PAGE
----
What’s fun about desperate times is that they call for desperate measures.
Take the online advertising industry. Amid an economic collapse that some warned could take out the entire industry, ad sellers from Google to Hulu to the New York Times have spent the last year to 18 months trying to innovate their way to survival.
The result: a slew of new ad units that promise an online advertising future evolved beyond the banner.
For example, there’s Hulu’s “Branded Entertainment Selector” unit. It provides users a choice in the ads they see: Both what type of ad and how many ads they’d like to see.
In the ad screen, shown above to your right, a user watching “24” can choose between watching a single movie trailer or to “watch your video with normal commercial breaks.” No matter which ad experience the user picks, it’s bound to be more engaging and less obnoxious than any banner. The videos are bound to tell a better brand story.
And the user’s choice — sometimes between different advertising brands — certainly tells the publisher and advertisers more than any simple click on a banner would.
It’s been a bruising run for the industry. Several of the new ad units we profile here were developed at companies that went through large layoffs. But the promise of a post-banner era alone could make it all worth it.
Because let’s face it, the banner is a lousy form of advertising. Let us count the ways:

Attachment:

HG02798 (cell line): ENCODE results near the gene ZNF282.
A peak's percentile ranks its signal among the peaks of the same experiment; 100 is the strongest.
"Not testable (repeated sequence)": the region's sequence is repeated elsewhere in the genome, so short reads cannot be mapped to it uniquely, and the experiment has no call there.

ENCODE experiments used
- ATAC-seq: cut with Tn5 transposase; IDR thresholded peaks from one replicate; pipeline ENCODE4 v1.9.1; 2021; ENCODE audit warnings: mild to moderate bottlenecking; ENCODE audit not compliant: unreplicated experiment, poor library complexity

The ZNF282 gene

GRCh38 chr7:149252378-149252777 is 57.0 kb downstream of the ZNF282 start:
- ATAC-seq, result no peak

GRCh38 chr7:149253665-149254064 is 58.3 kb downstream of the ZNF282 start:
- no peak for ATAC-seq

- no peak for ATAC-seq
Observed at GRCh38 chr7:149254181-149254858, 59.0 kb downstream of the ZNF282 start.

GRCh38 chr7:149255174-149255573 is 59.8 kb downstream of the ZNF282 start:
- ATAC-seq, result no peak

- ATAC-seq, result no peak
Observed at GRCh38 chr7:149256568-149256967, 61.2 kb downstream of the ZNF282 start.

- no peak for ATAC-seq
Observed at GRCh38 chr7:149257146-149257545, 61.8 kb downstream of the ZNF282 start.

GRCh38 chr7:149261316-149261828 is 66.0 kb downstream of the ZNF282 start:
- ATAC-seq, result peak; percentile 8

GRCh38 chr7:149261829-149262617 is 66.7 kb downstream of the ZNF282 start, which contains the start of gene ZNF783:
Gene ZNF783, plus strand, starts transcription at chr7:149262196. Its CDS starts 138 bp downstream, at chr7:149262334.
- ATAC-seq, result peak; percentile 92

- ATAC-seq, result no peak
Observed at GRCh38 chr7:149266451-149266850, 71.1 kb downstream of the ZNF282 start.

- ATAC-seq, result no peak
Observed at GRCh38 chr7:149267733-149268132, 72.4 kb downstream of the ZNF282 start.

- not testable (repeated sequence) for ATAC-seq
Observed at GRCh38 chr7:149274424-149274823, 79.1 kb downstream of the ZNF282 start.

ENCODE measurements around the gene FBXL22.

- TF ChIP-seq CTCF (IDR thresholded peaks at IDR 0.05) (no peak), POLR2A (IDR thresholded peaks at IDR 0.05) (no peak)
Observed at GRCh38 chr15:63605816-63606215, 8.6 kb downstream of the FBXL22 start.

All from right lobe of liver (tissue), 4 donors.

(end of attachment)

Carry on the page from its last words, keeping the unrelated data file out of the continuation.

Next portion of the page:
- It can’t tell a story.
- It can’t be engaging without being interrupting and obnoxious.
- It’s scalable, but doesn’t feel “premium” in the way the back of a magazine can.
- It’s dependent on clicks.
- It’s loaded with baggage from the Web’s early spam-infested days.
So what other kind of new ads units evolved out of the economic collapse of the past 18 months try to solve all those same banner problems? Are they as innovative?
In the spring, 27 members of the online publishers association with a reach of about 109 million unique visitors per month -- 66% of the total U.S. Internet audience -- agreed to try one of three new online ad formats sometime before July.
Here's the New York Times's effort, from the Bing launch in June. The huge banner featured here is the Pushdown. It opens to display the advertisement and then rolls up to the top of the page. Its dimensions are 970 pixels wide by 418 pixels tall. Again, huge.